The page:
We have written many columns about home inspections and the high hurdle they present in getting a home sale to settlement. Sometimes buyers are unwilling to tolerate even the smallest flaws in a property’s condition, a home inspector might inflate the degree to which condition issues constitute a serious problem, a seller may have failed to properly maintain their home, or a real estate agent might not be helping to find a solution. There can be many reasons why home inspections are a tough nut to crack, but recently chimney inspections have become a significant problem.
In our experience, and that of most agents we talk to, virtually every masonry chimney that is inspected is deemed “unsafe for use” and requires $9,000 to $10,000 worth of repairs. So, what’s going on? Are masonry chimneys falling apart at an alarming rate, or are chimney inspectors just blowing smoke to ring the cash register on repairs?
First off, we don’t want to paint with too broad a brush. There are chimney inspectors out there who have earned a reputation for fair and accurate inspections. Unfortunately, there are a number of other companies that can be counted on to consistently declare a chimney unsafe, and the cost to make it safe is almost always $9,000 to $10,000.
To illustrate the problem, ABC’s “Good Morning America” set up a sting operation. It started with a house that had a 50-year-old chimney. It was inspected by the director for the Chimney Safety Institute of America. This nationally recognized expert determined that the chimney was in proper working order. Then, “Good Morning America” started to bring in chimney inspectors.
Time after time, it was the same story. The inspectors said that the chimney was unsafe and in need of immediate repair. They told the homeowner “that the chimney needed a new liner because it was blocked, rotted, and very unsafe.” One inspector even suggested that the chimney could collapse.
Use common sense
It begs a couple of common-sense questions. First, if so many inspectors are regularly telling buyers, sellers and real estate agents that most chimneys are “unsafe for use,” then why aren’t we hearing about large numbers of people being injured or killed by carbon monoxide poisoning? And second, since carbon monoxide is lighter than air, why would a hairline crack in a chimney liner suddenly cause carbon monoxide to go sideways, through the mortar, through the bricks, through the sheathing, through the insulation and through the drywall into your house? There is one local chimney inspection/repair company that our agents have found to almost always declare chimneys unsafe. We reached out to them for a response to questions like these, but we didn’t get a call back.
Essentially, we see six major reasons why chimney inspections have become a major problem with respect to home inspections; they are as follows:
1) Chimney inspectors and those who do repairs are not licensed. In the state of Maryland, home inspectors are licensed and most all contractors are also required to have a Maryland Home Improvement Commission (MHIC) license. That’s not the case with chimney inspectors or those who do non-structural repair work on chimneys.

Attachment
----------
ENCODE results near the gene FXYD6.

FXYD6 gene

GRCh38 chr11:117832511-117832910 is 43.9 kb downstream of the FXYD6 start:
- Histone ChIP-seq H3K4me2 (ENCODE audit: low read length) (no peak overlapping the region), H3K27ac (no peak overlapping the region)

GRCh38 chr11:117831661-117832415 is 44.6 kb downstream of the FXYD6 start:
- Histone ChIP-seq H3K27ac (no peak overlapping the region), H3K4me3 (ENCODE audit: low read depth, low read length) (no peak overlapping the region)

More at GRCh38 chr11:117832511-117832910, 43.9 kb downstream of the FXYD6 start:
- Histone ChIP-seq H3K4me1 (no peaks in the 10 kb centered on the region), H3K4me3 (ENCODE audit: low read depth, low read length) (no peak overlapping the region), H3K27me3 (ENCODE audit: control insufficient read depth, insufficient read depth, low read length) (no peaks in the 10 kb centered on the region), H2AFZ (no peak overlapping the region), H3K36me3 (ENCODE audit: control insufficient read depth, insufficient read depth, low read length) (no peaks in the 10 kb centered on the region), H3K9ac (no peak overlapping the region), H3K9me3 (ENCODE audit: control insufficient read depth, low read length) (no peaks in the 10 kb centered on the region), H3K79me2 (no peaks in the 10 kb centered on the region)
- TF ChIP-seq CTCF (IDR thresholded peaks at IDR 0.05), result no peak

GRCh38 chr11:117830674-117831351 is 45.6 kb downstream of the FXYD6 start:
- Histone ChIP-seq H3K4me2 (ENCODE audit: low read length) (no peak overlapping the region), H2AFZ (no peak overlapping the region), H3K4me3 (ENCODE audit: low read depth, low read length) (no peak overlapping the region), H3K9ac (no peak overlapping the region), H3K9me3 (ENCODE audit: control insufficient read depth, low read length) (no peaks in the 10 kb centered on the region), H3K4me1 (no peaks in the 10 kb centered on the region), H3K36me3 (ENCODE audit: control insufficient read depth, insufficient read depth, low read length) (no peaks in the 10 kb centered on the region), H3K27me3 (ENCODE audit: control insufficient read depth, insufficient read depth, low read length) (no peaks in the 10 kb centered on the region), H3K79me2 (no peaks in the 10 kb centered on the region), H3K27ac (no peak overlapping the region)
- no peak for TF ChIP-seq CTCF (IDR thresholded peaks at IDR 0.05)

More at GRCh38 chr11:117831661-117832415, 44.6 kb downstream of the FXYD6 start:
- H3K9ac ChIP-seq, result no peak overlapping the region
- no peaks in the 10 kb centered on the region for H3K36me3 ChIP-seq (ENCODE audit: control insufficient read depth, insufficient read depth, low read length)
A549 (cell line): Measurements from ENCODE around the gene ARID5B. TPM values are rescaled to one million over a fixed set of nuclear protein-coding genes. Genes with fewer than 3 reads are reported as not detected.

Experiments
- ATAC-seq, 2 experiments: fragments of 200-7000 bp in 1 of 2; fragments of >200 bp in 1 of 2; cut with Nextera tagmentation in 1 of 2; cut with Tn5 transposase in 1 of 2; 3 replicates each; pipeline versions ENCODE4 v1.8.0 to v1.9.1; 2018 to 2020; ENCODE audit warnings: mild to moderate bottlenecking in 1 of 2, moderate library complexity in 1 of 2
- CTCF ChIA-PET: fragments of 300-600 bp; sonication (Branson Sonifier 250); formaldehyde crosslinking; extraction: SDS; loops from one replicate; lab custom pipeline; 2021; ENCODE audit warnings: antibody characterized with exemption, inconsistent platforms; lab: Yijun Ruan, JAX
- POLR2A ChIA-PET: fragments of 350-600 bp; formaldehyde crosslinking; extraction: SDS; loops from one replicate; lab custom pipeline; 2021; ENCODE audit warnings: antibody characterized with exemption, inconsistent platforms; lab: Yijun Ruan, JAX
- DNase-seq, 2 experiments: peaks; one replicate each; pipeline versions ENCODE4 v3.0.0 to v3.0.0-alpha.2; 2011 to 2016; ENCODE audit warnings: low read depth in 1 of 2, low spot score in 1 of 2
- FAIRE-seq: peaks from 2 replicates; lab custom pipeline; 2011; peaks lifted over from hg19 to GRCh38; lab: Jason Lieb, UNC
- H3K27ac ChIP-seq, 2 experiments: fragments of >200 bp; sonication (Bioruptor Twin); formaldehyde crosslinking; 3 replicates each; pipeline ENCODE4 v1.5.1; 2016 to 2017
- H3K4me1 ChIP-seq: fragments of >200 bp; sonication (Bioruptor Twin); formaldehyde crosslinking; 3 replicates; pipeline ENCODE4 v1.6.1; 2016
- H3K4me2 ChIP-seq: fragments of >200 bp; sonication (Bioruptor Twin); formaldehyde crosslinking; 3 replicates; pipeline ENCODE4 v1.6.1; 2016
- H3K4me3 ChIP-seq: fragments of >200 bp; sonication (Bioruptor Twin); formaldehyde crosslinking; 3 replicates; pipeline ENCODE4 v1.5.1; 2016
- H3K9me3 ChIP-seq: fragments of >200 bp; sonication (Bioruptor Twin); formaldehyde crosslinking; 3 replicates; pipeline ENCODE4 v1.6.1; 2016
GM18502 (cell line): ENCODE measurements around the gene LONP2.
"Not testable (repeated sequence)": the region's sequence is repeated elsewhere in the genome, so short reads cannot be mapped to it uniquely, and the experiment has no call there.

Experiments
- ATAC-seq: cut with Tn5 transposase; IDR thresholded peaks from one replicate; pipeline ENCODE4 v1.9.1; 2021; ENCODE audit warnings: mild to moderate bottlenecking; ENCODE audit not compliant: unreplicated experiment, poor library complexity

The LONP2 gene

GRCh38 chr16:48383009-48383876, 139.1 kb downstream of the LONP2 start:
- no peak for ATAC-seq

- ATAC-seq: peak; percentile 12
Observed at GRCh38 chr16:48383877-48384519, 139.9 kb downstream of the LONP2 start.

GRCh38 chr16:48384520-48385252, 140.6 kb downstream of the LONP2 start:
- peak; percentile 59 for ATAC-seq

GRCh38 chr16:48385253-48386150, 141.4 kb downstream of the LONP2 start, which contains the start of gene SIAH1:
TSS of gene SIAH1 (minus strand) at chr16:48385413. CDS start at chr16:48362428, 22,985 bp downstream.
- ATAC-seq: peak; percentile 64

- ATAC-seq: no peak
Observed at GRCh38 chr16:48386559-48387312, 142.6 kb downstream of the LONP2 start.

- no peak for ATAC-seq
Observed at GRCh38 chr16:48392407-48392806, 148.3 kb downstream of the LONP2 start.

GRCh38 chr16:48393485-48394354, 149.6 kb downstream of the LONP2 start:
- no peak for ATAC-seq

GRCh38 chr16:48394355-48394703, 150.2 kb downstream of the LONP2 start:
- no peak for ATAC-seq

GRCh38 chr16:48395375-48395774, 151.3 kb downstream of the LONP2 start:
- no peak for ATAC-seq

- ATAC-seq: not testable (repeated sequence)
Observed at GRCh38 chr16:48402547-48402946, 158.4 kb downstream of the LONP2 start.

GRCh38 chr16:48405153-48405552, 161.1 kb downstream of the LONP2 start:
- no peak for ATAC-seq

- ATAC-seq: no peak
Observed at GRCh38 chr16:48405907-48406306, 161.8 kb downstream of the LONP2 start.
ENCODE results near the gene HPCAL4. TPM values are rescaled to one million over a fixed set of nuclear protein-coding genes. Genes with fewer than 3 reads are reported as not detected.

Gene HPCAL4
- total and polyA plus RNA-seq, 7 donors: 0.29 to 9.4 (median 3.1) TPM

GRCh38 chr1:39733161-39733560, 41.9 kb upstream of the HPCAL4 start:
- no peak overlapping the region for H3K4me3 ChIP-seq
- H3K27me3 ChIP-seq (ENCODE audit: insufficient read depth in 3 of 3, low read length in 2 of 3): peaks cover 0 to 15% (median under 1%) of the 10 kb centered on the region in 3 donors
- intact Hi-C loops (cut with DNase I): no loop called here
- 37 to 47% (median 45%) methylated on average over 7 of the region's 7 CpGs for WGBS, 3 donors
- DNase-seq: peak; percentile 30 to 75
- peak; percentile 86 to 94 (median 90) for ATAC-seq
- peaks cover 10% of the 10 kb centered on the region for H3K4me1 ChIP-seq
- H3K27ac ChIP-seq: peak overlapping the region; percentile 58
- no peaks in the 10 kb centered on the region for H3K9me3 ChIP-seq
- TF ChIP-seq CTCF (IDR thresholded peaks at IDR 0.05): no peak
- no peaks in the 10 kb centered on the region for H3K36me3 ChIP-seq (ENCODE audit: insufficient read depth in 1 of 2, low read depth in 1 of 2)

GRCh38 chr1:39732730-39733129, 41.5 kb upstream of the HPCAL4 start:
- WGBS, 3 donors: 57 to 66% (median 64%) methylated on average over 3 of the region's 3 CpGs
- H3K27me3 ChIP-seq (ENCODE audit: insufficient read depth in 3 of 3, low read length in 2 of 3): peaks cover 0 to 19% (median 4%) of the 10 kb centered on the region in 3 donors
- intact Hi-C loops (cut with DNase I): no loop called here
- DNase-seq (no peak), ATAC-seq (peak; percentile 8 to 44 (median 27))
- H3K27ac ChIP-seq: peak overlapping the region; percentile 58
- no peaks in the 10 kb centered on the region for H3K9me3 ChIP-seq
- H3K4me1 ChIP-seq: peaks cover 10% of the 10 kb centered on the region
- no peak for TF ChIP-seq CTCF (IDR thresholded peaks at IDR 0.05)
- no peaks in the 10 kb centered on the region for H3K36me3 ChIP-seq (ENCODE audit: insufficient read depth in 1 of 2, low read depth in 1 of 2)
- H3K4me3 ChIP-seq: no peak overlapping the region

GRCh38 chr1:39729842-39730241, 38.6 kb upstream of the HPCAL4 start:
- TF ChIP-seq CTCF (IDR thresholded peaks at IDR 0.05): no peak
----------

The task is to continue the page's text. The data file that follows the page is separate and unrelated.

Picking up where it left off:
2) There are no real standards for what constitutes a failed chimney or dangerous condition. Occasionally, chimney inspectors belong to the Chimney Safety Institute of America, and through that trade organization there might be some consensus on what makes a chimney unsafe. But for the most part, it’s a subjective call that’s made by the inspector.
3) Damage to a chimney is not immediately visible. Most inspectors will run a camera down a chimney and show you some grainy pictures of the cracks or mortar loss that they believe makes the chimney unsafe, but a lay person can’t really interpret what those pictures mean, if anything.
4) Companies that inspect chimneys also do the repairs. If a chimney company’s profit primarily comes from making repairs, then it’s probably not surprising that many of these companies frequently find some sort of problem when doing inspections.
5) The fear factor is a powerful motivator. A leaky roof isn’t likely to kill you. But, something like carbon monoxide, an invisible killer, is a scary thing. Consequently, when an inspector says a chimney is unsafe, people are quick to pony up the money to make it safe.
6) The pressure of a pending home sale makes people vulnerable. When buyers and sellers become committed to a home sale, they try not to let home inspection repairs get in the way of going to settlement. Plus, once a seller is told that their chimney is unsafe, it becomes a latent defect that must be disclosed to all buyers. So, even if the sale falls apart with the current buyer, the seller is forced to make repairs or disclose a dangerous condition that will essentially make his house unsalable.
So, what can you do to help protect yourself? There is no foolproof answer, but we have three suggestions. First, take the time to make sure you get a reliable recommendation on chimney inspectors. Second, take pre-emptive action and have your chimney inspected on a regular basis, or “before” you put your house up for sale. Third, get a couple of opinions, rather than rely on just one inspector. Remember, where there’s smoke, there’s fire, and you don’t want to get burned by an unscrupulous chimney inspector.